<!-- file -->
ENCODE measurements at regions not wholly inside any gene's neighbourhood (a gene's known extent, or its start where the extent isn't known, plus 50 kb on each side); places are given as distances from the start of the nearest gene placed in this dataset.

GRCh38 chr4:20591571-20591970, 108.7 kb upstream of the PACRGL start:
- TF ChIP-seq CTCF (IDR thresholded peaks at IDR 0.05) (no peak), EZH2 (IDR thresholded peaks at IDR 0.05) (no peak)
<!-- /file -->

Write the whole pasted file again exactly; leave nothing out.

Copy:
ENCODE measurements at regions not wholly inside any gene's neighbourhood (a gene's known extent, or its start where the extent isn't known, plus 50 kb on each side); places are given as distances from the start of the nearest gene placed in this dataset.

GRCh38 chr4:20591571-20591970, 108.7 kb upstream of the PACRGL start:
- TF ChIP-seq CTCF (IDR thresholded peaks at IDR 0.05) (no peak), EZH2 (IDR thresholded peaks at IDR 0.05) (no peak)